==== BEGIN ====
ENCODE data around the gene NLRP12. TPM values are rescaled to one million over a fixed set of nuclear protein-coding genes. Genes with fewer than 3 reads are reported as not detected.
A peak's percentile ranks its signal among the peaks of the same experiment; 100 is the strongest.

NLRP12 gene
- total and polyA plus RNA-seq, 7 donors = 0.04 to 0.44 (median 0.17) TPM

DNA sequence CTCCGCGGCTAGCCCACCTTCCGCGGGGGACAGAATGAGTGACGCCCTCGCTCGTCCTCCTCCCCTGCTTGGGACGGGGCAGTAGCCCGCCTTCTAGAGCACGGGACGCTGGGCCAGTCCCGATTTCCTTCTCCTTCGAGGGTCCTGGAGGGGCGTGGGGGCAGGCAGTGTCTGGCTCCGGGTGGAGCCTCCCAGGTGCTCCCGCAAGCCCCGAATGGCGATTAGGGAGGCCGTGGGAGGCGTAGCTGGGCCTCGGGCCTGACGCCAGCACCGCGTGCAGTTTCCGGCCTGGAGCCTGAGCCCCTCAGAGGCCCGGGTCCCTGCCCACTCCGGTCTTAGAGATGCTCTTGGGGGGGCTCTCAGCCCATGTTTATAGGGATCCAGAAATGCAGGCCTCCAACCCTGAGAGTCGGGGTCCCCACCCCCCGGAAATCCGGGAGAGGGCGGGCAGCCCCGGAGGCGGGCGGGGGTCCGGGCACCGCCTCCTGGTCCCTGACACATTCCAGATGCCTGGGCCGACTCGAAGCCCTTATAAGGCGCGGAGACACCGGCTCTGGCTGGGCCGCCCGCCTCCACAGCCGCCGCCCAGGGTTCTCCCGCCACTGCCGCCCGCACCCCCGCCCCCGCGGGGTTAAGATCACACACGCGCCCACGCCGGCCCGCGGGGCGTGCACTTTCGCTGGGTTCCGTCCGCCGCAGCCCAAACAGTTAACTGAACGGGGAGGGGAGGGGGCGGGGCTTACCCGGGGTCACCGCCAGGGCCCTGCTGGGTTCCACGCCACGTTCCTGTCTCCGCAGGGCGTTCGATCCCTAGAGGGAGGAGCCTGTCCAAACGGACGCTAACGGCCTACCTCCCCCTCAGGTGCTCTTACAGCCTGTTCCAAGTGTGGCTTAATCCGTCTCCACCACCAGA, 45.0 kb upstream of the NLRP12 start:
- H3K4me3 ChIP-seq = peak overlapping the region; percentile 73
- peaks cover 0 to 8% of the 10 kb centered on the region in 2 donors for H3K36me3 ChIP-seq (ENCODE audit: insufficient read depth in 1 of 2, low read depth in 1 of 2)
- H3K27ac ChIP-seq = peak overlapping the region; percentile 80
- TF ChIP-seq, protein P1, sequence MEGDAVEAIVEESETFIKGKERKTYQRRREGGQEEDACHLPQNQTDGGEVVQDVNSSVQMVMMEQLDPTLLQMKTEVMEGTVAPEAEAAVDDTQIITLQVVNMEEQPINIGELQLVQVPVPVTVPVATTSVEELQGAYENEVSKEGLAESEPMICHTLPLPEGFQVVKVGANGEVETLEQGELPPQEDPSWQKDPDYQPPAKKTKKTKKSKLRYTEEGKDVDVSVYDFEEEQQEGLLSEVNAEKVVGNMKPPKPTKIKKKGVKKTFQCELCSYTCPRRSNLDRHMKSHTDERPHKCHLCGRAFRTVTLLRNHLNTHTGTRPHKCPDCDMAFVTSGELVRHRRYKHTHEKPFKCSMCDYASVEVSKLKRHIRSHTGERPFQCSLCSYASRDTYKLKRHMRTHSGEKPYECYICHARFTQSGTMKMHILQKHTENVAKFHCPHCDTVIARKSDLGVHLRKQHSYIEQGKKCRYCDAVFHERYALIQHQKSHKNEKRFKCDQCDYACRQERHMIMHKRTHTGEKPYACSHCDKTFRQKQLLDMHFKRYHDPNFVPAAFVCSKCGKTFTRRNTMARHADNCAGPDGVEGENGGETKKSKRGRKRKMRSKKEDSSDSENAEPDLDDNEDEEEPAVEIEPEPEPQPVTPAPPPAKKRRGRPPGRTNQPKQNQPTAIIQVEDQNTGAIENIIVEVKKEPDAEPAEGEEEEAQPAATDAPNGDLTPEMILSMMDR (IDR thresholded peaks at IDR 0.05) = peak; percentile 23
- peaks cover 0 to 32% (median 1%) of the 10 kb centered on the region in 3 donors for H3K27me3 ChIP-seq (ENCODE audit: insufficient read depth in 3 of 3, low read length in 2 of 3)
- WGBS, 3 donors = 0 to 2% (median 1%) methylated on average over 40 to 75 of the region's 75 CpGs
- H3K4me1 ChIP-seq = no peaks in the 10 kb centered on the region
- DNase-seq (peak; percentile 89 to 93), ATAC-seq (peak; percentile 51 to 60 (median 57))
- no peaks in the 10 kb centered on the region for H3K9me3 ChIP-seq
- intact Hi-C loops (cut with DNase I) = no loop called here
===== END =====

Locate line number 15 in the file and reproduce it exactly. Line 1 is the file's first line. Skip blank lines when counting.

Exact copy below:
- intact Hi-C loops (cut with DNase I) = no loop called here